Award show season: Hollywood in not so much color


The Golden Globes marks the beginning of the 2014 award show season. Who doesn’t like taking a Sunday night to watch your favorite actors and actresses looking prettier than usual and fighting with your friends (via Twitter) over your favorite television shows and movies?

First of all, Amy Pohler and Tina Fey are currently the best comedic duo on TV. That’s all. And Tina Fey is FLAWLESS.  Their opening monologue wasn’t that funny, but we approve.

In 2013, I didn’t really see that many movies. After watching last night here’s my list of stuff to watch:
12 Year’s a Slave
Dallas Buyer’s Club
Wolf of Wall Street
Her (I am very skeptical of this “love story.” A loner falls in love with his computer. I know it’s Scarlet Johansen’s voice, but come on.)
August: Osage County (even though it didn’t win anything)
The Butler (I know it wasn’t nominated for Golden Globes, but maybe Oprah will be nominated for an Oscar? It seems like the past few years the Golden Globe nominees and winners haven’t correlated well with each other, so there is hope for The Butler).

There was a lot of color at the Golden Globes this year. Lupita N’yongo, Barkhad Abdi, Don Cheadle, Steve McQueen, Kerry Washington were all nominated. Idris Elba *swoon* and Chiwetel Ejiofor both had two noms for the night. Despite that, only Steve McQueen won. Now, I don’t think that all of them should have won. I love Kerry, but Robin Wright killed in House of Cards. Having movies and TV shows that bring up discussions of race in Hollywood, and race in general can be a good thing. But look at the members of the Hollywood Foreign Press Association. And it kind of makes sense. After Hollywood the two largest movie industries in the world are Bollywood (India) and Nollywood (Nigeria). There is only one journalist from India on the HFPA and none from Nigeria (although there are five African journalists). So I guess there is diversity, just not the way I like it.

Last year was good for TV. House of Cards, Masters of Sex and Ray Donovan were shows that I think were great. The only network show that I watched regularly last year and that I still watch is Scandal. The best TV drama category was really tough. I haven’t watched Breaking Bad, but that’s one of my summer 2014 goals. Network dramas suck. Note that most of the nominations in the TV drama category are from cable channels and Netflix. The Best Actor in a TV Drama was really tough too. And Jon Voight deserved the award for Best Supporting Actor in Ray Donovan solely because of his twerking skills.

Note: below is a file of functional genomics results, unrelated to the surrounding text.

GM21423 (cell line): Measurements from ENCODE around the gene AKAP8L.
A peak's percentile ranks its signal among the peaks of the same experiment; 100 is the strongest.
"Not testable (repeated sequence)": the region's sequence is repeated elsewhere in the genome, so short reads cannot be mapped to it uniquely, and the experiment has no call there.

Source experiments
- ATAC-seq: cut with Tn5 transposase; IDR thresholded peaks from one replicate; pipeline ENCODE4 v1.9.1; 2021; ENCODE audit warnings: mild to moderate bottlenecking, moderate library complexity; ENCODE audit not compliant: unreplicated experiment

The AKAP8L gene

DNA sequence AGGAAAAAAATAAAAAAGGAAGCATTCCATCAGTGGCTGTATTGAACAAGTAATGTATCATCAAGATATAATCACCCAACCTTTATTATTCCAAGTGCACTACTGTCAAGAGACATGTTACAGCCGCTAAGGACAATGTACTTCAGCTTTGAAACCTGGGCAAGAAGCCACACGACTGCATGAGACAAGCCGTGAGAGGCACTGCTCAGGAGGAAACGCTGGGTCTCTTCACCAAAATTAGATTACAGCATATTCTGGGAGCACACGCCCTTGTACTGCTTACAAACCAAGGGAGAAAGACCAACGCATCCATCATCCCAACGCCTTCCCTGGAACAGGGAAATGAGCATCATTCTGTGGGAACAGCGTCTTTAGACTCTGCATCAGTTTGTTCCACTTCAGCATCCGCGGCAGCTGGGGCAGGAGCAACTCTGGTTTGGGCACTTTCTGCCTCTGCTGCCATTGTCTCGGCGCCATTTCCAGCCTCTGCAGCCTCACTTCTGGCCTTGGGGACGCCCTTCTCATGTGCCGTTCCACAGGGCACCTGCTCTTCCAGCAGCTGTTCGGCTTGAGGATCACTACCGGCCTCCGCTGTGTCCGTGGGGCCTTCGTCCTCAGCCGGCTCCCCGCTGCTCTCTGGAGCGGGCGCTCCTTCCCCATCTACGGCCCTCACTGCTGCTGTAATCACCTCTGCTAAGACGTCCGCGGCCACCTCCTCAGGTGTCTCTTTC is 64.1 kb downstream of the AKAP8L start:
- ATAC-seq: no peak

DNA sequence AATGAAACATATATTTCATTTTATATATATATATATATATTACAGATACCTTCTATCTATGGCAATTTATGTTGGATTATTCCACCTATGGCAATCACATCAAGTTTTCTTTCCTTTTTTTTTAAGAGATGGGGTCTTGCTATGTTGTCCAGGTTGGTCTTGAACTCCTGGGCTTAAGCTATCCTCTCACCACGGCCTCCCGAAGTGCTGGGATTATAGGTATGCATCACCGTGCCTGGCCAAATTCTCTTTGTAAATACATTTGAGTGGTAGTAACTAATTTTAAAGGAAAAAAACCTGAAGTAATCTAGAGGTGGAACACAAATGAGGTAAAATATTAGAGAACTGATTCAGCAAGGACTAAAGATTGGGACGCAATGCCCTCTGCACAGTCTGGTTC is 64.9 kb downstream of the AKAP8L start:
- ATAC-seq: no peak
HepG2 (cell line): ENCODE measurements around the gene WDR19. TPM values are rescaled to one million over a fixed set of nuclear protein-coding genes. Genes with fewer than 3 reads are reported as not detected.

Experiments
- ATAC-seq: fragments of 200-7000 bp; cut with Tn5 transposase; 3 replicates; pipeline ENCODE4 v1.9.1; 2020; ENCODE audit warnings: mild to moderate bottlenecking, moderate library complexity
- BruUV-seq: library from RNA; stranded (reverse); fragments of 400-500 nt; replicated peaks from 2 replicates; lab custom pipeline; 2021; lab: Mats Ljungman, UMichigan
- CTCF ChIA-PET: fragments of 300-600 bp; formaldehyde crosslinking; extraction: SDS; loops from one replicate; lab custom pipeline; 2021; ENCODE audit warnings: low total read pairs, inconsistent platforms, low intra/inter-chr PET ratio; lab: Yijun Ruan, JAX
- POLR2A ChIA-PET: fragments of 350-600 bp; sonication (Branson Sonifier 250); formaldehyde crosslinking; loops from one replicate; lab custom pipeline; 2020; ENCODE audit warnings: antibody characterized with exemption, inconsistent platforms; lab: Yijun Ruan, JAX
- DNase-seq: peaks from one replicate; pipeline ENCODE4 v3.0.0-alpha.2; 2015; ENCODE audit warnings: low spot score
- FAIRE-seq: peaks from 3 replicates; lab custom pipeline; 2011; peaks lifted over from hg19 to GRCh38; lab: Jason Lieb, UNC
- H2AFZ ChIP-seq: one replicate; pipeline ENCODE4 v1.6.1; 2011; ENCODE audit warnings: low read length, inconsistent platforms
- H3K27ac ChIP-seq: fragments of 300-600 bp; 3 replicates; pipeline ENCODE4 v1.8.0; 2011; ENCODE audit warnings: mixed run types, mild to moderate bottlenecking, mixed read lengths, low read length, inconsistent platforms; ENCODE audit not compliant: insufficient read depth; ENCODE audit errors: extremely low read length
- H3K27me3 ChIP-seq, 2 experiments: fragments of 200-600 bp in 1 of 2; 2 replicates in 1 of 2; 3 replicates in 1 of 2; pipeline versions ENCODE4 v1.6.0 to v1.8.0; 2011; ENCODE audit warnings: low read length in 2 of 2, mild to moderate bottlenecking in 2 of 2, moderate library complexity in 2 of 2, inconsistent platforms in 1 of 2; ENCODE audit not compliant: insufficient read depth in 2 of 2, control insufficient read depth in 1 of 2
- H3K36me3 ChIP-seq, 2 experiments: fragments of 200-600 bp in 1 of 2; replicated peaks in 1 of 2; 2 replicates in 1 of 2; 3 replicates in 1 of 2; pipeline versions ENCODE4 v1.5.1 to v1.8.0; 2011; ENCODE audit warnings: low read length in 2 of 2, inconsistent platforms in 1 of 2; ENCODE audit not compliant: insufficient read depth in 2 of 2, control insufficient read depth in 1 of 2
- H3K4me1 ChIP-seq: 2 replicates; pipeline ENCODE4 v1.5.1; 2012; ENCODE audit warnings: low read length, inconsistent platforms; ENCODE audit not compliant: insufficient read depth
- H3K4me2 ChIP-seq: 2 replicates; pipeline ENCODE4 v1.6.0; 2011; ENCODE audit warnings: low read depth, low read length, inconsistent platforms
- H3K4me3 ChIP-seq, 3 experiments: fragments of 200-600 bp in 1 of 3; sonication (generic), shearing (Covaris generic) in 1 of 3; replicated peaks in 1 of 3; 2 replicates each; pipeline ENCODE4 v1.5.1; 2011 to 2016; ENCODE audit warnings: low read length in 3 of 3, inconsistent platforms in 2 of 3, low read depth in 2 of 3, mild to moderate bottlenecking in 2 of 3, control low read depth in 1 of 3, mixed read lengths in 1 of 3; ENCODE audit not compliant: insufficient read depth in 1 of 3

On the comedy side, but Modern Family and New Girl are funny. I didn’t even know that Andy Samberg had a show on FOX.

In the Mini-Series/Made for TV Movie category, I stan for American Horror Story: Coven. I haven’t watched the first 2 seasons of AHS, but this is a show with strong, powerful, awesome, badass actresses. Behind the Candelabra looks really good and I really want to see it (if I could just pay for a HBO Go account without having to pay for the channel). And again, cable shows won this category. The two Starz shows that were nominated look really good, but I had never heard of them until yesterday. Dancing on the Edge looks great- I trust every project that is backed by the BBC.

Finally, Woody Allen got the Cecile B. Miller Lifetime Achievement Award. Woody wasn’t there because apparently he’s too good to go to award shows. I noticed that a lot of people, including Ronan and Mia Farrow brought up this Vanity Fair article. Now. Does the questionable life choices that Woodie Allen has made negate his greatness as a movie director? I am not enough of a movie buff to appreciate great directing, and even if I was, I don’t think that I’m old enough to appreciate most of Allen’s work. So that’s the only question I have about that.

The Grammy and the Oscars are coming up. So there is lots of TV, movies, and special events to distract me from work this semester. Joy.


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